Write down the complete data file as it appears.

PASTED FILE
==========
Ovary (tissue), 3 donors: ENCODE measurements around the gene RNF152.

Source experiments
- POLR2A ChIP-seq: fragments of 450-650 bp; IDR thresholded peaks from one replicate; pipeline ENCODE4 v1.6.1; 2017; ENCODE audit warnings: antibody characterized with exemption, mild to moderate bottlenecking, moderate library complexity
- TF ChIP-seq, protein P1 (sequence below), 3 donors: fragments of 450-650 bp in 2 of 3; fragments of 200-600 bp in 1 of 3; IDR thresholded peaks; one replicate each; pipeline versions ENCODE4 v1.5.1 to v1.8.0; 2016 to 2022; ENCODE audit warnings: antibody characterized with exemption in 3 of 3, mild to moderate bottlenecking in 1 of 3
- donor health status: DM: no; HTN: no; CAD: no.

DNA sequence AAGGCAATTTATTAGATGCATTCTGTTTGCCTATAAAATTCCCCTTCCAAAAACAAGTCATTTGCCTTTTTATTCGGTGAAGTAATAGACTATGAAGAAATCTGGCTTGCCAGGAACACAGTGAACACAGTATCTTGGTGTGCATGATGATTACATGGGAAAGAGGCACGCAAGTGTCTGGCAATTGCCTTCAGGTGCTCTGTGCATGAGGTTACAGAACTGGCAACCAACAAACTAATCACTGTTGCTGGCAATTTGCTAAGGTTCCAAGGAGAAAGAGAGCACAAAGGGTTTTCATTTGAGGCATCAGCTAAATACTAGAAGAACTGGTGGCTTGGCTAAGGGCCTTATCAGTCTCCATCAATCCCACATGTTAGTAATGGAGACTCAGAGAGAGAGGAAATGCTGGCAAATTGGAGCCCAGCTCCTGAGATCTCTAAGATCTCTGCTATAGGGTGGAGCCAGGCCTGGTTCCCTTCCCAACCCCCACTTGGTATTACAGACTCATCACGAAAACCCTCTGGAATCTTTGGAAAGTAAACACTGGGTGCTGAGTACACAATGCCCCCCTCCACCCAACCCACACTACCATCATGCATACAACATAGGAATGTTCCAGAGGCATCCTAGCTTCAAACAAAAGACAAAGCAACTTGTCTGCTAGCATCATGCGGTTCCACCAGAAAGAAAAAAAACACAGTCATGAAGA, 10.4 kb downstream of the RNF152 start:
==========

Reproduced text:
Ovary (tissue), 3 donors: ENCODE measurements around the gene RNF152.

Source experiments
- POLR2A ChIP-seq: fragments of 450-650 bp; IDR thresholded peaks from one replicate; pipeline ENCODE4 v1.6.1; 2017; ENCODE audit warnings: antibody characterized with exemption, mild to moderate bottlenecking, moderate library complexity
- TF ChIP-seq, protein P1 (sequence below), 3 donors: fragments of 450-650 bp in 2 of 3; fragments of 200-600 bp in 1 of 3; IDR thresholded peaks; one replicate each; pipeline versions ENCODE4 v1.5.1 to v1.8.0; 2016 to 2022; ENCODE audit warnings: antibody characterized with exemption in 3 of 3, mild to moderate bottlenecking in 1 of 3
- donor health status: DM: no; HTN: no; CAD: no.

DNA sequence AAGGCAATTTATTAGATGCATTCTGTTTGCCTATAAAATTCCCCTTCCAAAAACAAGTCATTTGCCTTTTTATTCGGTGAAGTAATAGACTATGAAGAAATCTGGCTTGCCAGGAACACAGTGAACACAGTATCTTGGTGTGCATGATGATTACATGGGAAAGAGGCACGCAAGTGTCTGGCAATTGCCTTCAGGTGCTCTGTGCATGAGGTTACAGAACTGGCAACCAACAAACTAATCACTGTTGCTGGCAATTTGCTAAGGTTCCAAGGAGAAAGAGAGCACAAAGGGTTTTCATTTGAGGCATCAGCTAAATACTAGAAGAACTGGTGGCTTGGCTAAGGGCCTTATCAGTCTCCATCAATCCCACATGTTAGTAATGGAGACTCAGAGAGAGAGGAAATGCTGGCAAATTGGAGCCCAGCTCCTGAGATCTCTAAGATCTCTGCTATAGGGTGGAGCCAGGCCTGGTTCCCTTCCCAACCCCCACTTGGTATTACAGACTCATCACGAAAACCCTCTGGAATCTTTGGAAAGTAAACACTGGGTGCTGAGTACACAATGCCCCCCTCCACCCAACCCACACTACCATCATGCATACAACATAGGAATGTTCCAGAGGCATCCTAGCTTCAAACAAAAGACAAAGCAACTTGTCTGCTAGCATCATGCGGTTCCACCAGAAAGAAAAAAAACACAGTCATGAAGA, 10.4 kb downstream of the RNF152 start: